Whether a couple is married or in a marital arrangement, their primary economic and financial operations, concentrated on food crop cultivation, are a collaborative effort between the man and his wife.
Haitian culture places much importance on a woman’s contribution to the farm, evidenced by all income earned from agricultural production going to both husband and wife.
The agricultural labor is divided between the husband and wife to make their efforts complementary. The husband does hard work, such as clearing brush, tilling, and hoeing, while the wife oversees tasks like weeding, pruning, and harvesting crops.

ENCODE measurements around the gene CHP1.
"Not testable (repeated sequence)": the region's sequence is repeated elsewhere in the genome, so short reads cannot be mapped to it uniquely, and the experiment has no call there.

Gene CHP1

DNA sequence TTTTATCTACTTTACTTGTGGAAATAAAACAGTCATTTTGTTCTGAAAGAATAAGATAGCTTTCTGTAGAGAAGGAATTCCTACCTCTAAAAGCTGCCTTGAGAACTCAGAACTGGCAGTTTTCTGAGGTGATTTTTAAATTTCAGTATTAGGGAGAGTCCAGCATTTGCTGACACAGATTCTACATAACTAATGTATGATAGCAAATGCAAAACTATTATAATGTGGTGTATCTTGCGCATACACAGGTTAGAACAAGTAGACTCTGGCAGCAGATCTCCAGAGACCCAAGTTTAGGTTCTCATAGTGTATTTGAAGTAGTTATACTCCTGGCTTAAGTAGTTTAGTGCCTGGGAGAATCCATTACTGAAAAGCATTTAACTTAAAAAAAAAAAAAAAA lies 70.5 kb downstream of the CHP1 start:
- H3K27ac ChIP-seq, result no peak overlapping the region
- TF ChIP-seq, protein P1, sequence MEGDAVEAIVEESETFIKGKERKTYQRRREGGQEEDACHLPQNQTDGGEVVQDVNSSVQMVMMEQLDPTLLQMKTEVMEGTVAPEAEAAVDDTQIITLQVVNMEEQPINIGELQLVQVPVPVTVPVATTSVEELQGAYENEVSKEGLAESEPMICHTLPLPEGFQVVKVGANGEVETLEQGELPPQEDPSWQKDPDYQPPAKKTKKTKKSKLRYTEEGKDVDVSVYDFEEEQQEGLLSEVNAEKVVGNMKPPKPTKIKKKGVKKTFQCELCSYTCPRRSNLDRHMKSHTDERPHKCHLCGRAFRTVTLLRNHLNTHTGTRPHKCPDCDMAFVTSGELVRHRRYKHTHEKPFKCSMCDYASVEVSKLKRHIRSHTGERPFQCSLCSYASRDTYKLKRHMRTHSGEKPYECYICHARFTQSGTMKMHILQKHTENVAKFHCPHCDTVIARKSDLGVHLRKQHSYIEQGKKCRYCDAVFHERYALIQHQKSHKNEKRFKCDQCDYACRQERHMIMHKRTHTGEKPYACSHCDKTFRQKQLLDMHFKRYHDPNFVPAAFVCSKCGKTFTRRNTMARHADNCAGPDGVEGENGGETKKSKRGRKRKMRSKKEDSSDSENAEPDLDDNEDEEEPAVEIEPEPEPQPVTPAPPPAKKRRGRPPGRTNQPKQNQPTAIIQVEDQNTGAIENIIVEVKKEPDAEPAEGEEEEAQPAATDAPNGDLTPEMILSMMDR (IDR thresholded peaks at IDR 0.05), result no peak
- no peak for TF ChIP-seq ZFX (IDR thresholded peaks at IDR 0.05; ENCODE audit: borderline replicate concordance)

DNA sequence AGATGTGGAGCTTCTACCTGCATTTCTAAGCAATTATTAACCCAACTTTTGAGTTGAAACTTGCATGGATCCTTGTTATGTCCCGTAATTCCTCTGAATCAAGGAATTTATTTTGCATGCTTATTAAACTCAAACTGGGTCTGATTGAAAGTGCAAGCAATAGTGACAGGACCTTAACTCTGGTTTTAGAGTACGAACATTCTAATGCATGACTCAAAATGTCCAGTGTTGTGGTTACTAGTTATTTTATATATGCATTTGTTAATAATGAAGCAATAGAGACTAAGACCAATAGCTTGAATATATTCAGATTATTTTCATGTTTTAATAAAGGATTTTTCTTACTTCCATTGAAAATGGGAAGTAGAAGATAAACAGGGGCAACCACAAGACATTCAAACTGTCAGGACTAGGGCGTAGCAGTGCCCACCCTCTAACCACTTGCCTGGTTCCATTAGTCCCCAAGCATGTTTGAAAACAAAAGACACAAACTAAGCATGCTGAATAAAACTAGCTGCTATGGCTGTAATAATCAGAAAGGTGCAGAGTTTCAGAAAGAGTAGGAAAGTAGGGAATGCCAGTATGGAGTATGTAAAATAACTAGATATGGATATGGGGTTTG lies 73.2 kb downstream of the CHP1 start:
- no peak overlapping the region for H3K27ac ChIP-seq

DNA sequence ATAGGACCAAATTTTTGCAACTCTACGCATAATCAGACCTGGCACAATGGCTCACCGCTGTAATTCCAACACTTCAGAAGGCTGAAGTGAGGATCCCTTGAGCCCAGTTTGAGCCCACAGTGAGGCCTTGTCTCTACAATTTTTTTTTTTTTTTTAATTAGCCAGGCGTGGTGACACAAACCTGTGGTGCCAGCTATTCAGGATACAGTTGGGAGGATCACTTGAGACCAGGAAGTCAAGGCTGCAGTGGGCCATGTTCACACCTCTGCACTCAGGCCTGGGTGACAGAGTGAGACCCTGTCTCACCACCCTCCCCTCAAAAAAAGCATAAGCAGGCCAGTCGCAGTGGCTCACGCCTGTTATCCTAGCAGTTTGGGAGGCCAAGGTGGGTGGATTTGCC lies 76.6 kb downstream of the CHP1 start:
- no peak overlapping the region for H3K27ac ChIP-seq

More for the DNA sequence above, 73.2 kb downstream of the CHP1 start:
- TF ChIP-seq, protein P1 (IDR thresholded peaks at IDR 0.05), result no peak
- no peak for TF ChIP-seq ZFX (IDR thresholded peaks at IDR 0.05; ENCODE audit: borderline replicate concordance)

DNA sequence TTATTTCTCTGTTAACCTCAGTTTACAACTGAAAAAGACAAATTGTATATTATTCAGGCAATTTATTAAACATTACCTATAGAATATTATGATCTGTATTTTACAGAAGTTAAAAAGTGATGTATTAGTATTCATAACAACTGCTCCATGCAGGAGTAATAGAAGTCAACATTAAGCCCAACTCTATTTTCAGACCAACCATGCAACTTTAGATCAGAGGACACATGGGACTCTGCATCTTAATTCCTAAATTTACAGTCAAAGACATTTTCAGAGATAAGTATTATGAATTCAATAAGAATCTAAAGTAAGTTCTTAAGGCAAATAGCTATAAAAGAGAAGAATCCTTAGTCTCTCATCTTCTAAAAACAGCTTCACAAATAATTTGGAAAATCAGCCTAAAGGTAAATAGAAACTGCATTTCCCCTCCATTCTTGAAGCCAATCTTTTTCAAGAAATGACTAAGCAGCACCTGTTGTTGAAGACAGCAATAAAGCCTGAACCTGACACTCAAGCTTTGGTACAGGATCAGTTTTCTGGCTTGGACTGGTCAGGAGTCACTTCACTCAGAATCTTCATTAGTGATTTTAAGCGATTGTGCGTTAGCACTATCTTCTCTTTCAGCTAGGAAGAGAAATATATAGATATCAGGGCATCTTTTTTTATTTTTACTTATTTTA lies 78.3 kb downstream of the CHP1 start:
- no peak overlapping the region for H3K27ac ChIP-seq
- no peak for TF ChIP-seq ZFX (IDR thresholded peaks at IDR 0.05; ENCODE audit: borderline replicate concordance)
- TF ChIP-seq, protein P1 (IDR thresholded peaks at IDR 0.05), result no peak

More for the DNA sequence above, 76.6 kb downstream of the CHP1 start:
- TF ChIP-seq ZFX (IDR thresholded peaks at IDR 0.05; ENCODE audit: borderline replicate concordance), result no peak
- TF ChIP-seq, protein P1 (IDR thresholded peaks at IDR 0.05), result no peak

Following the harvest, the wife prepares the produce for sale in the market as a follow-up.
She is responsible for processing crops such as cassava tubers into cassava flour and cassava starch before transporting them to the vendors for sale.
Her husband’s agricultural harvest is sold entirely through the woman’s efforts. The earnings from the sales are utilized to provide for the entire family’s needs, including the children.
In couples with a ‘plasaj’ or concubinage marriage arrangement, provisions are established for the woman’s economic security.
The husband is obligated to cultivate a plot of land for the wife’s own farm, for which she is likely to be a second wife.
Rural women who work as full-time market vendors can frequently achieve financial independence. Tradition dictates that these ladies are not compelled to share their earnings with their spouses.